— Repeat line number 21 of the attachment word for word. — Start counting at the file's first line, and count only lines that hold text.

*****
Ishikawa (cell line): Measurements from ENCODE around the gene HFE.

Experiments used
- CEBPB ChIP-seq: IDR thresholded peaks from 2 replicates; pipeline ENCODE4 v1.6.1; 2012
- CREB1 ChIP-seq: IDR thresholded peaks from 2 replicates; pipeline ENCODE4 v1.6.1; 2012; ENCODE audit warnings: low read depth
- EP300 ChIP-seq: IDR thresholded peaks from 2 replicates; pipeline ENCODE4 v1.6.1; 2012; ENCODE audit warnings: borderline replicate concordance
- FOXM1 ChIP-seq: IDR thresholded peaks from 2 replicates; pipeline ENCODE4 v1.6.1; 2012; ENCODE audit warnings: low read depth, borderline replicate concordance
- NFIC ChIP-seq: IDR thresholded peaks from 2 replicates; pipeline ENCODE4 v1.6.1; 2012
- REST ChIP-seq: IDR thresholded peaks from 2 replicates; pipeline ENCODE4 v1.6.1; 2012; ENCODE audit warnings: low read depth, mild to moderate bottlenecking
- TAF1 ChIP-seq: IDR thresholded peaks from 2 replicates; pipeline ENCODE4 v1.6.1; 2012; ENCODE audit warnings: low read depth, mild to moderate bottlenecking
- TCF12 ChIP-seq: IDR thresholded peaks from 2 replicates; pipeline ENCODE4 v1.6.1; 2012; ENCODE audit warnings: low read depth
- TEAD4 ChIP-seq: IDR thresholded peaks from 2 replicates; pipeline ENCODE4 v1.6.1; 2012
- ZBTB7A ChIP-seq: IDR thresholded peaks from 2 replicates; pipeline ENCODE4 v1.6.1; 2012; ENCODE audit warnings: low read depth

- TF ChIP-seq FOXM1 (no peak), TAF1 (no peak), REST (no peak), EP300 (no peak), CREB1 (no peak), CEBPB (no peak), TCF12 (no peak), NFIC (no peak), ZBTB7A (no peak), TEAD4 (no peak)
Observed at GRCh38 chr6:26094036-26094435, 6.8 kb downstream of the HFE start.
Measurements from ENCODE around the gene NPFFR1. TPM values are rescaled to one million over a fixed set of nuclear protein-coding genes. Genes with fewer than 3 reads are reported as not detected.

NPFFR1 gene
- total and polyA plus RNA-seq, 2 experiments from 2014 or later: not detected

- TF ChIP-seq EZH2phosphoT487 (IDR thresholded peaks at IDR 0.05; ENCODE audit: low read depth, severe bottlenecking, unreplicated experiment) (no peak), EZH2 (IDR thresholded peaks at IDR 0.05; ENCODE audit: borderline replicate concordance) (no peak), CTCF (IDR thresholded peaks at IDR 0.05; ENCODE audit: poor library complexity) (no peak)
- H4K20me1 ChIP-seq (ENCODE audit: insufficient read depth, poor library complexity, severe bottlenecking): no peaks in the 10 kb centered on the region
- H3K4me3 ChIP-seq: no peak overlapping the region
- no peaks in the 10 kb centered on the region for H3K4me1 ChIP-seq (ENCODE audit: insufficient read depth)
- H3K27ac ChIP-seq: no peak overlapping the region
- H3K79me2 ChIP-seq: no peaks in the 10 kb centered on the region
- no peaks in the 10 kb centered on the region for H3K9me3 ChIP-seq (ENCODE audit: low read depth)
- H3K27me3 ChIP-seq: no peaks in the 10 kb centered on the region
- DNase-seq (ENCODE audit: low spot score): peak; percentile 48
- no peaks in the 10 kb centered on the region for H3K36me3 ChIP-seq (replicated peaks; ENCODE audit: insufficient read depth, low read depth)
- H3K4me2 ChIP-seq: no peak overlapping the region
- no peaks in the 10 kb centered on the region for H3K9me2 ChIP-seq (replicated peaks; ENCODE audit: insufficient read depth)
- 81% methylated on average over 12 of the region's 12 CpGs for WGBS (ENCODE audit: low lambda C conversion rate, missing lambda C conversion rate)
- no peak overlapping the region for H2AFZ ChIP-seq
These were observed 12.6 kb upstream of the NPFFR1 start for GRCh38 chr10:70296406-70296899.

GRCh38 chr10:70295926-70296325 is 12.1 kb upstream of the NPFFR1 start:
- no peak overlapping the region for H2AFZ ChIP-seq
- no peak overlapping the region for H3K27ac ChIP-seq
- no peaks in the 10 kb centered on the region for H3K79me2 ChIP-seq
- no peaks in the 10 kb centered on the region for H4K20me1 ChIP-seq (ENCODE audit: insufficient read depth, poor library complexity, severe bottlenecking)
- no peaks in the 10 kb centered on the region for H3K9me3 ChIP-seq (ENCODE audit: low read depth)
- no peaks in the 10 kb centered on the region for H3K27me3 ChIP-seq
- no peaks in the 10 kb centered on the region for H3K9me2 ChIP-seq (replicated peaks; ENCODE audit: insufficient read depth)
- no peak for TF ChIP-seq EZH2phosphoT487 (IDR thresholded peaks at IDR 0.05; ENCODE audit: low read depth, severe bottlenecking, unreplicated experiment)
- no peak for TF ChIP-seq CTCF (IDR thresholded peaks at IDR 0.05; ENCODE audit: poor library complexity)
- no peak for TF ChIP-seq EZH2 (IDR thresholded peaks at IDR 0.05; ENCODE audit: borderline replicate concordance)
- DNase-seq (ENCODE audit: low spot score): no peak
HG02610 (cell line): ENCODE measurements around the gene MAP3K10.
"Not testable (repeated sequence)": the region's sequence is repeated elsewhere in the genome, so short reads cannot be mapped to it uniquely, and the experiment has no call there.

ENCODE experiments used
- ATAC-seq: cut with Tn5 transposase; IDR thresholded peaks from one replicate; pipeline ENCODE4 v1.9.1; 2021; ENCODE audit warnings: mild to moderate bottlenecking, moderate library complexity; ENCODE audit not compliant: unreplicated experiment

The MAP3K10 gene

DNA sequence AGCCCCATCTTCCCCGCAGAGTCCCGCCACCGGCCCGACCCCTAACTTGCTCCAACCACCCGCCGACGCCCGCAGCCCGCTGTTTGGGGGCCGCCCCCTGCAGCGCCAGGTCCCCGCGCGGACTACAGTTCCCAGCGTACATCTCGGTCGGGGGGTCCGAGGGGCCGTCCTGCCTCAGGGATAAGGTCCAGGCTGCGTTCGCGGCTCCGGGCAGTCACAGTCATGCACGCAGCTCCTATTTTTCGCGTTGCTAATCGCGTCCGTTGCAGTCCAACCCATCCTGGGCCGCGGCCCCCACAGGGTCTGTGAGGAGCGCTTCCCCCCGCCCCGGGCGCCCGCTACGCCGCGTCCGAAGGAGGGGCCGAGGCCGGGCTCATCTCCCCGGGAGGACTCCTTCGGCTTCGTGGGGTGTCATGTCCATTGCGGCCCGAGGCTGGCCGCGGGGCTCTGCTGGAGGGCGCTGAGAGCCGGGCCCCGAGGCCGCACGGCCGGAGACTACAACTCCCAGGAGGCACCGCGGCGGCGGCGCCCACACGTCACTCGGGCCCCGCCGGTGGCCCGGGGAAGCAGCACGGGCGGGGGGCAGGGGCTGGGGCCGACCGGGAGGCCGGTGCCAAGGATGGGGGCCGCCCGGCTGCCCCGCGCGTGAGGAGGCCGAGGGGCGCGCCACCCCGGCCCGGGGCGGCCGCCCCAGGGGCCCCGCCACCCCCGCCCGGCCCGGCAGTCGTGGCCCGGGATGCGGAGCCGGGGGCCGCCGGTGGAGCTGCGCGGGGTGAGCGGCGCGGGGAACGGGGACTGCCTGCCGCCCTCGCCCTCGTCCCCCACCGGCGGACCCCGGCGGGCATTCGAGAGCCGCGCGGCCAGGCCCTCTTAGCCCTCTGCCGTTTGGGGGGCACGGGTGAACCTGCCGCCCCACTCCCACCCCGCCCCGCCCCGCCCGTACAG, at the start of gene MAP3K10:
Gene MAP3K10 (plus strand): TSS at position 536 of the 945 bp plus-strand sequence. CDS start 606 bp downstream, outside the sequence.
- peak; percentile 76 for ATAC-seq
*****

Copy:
- no peaks in the 10 kb centered on the region for H3K4me1 ChIP-seq (ENCODE audit: insufficient read depth)